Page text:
Seven Major Automakers to Double Electric Vehicle Charger Network
Electric cars have been on the rise in the past few years, but one of the main criticisms has been the lack of charging infrastructure on the road. With the recent announcement by seven major automakers, this concern will soon be addressed. These companies plan to nearly double the country’s network of high-powered electric vehicle chargers, in an effort to allay consumer concerns and address what is widely seen as the main barrier to widespread EV adoption.
The seven automakers involved in this major initiative are Ford, General Motors (GM), Stellantis, BMW, Volkswagen (VW), Honda, and Volvo. Together, they are planning to build up to 50,000 public fast-charging stations across the US, which will be three times more than what we have today.
This project is set to begin in 2022, and the stations will be located in cities and suburbs, along highways and at workplaces, making it easier for more people to make the switch to an electric vehicle.
Big news in charging with the announcement of BMW, GM, HONDA, HYUNDAI, KIA, MERCEDES, and STELLANTIS gearing up to build their own network. Certainly more questions than answers, but a few initial takeaways:
> Additional charging infrastructure will be great for EV owners and, thus, support the continued transition to EVs. It’s going to be difficult to build the infrastructure needed to support this transition, so every little bit counts.
> There’s a bundle of cash via NEVI to help offset the $$$ needed to build a network. However, if Tesla wants a project, they’ll most likely get it. Curious how these automakers are planning the cost sharing.
> Will be interesting to see how many States will update their NEVI projects requirements to include both CCS and NACS
> With Tesla’s NACS plug being all but the new standard, allowing one automaker with this much control can be risky for others, especially considering some of the listed automakers haven’t announced a transition to using NACS.
> The first stations are expected by mid-2024. This will either be a mistake in overpromising and underdelivering, or they’ve already got a pipeline of sites today that are close to closing.
– Scott Oltmann, NIO on LinkedIn
One of the biggest questions when it comes to this exciting development is whether the charging software will be fully integrated with all 7 automakers’ vehicles.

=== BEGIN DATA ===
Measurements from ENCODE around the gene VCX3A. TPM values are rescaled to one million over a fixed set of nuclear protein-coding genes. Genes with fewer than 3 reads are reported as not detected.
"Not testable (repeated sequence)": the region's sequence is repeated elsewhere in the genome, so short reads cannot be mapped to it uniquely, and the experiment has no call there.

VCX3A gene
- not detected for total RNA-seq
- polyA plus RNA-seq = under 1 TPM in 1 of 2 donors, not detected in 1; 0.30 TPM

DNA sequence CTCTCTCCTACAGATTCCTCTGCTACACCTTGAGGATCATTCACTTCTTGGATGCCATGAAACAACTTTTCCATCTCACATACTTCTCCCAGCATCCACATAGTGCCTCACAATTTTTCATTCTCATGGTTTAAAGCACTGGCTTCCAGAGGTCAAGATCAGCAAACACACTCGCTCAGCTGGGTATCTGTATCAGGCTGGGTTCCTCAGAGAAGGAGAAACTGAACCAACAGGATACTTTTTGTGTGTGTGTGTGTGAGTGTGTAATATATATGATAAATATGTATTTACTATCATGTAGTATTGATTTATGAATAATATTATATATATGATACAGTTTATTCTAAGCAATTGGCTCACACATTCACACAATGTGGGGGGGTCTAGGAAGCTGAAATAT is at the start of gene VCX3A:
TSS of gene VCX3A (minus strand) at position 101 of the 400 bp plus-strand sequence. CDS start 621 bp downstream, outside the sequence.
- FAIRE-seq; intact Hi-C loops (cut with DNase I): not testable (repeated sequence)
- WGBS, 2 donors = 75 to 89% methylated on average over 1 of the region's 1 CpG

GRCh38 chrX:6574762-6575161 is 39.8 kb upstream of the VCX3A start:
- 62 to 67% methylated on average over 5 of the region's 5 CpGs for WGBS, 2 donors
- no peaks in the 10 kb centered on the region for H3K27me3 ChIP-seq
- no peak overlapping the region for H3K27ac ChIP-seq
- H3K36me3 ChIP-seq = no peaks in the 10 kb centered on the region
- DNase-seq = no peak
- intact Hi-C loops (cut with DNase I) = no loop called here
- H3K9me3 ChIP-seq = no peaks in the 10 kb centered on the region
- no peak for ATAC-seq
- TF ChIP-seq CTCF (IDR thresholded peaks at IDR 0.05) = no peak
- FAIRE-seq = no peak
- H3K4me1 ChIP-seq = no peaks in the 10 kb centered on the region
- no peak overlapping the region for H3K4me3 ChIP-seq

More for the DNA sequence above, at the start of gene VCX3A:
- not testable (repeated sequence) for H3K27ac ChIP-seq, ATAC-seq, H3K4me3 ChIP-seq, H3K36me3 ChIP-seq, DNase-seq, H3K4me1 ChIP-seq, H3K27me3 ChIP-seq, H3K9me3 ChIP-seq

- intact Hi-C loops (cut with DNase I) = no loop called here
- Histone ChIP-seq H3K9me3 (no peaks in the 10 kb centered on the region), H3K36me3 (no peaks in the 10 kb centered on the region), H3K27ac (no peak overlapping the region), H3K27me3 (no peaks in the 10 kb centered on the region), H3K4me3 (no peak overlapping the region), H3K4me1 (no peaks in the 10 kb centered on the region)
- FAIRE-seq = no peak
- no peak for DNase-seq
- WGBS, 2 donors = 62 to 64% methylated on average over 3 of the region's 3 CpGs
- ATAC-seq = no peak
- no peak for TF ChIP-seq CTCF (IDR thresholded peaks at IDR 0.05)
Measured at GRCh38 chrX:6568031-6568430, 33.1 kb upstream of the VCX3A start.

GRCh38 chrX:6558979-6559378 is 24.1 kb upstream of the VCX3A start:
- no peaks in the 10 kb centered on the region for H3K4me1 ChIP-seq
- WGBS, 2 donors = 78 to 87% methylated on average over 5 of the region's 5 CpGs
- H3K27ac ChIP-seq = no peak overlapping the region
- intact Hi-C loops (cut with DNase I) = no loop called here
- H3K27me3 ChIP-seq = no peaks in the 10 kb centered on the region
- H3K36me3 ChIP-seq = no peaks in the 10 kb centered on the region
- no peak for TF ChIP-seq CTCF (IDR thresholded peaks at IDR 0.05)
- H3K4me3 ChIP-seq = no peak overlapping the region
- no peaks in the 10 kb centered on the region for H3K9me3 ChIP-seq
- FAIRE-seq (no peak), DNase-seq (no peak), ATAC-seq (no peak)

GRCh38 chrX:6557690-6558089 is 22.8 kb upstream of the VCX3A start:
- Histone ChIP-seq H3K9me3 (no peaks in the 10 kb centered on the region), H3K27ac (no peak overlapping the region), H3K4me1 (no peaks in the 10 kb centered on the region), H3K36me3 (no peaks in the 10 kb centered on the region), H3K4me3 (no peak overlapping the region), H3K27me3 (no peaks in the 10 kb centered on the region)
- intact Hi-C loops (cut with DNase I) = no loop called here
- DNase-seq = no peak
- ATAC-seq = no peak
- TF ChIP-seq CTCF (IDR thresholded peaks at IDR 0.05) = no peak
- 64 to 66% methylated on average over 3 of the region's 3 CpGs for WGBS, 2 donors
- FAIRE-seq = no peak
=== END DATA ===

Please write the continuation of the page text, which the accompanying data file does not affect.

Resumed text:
According to the joint statement, this project aims to deliver an “integrated, reliable, and customer-focused network,” so chances are the software will be integrated with all vehicles from the automakers involved. The goal is to make the EV charging experience as seamless and convenient as possible.
Another question on everyone’s minds is how the companies involved will get a pipeline of site hosts by 2024. This is easier said than done, considering that electric vehicle charging infrastructure has generally been difficult to build at scale, and there are a lot of barriers to entry, such as the cost of equipment, installation, and management.
These 7 OEMs better have something up their sleeve. In addition to LONG lead times for electrical components (I heard a year for switch gear), utility capacity in remote areas has already been claimed by others.
My feeling is they are going to buy EVgo I would. Besides having an existing pipeline, and an inside line on NEVI funding, they own PlugShare
– Kitty Adams Hoksbergen, Executive Director at Adopt A Charger on LinkedIn
While it’s not clear whether these automakers will buy an existing EV charging station company, they could partner with existing companies, or create a new company specifically to oversee the project. In any case, this is great news for the EV industry, as it indicates that major companies are taking the initiative to make the charging experience more convenient and accessible for drivers across the country.
The plans by seven major automakers to nearly double the US’ network of high-powered electric vehicle chargers is a step in the right direction for the EV industry. The initiative will help address a key barrier to adoption for EVs and spur development of more infrastructure, which is essential to building a cleaner and safer future for all. Consumers now have even more reason to consider an electric vehicle as their next car thanks to the collaboration between Ford, GM, Stellantis, BMW, Volkswagen, Honda, and Volvo. The investment in this project by the automakers signifies a major behavior change in industry leaders as they shift to producing more electric vehicles.
It is a positive and exciting development for those who are looking to make the switch to electric vehicles, and hopefully, will encourage more people to embrace EVs as well.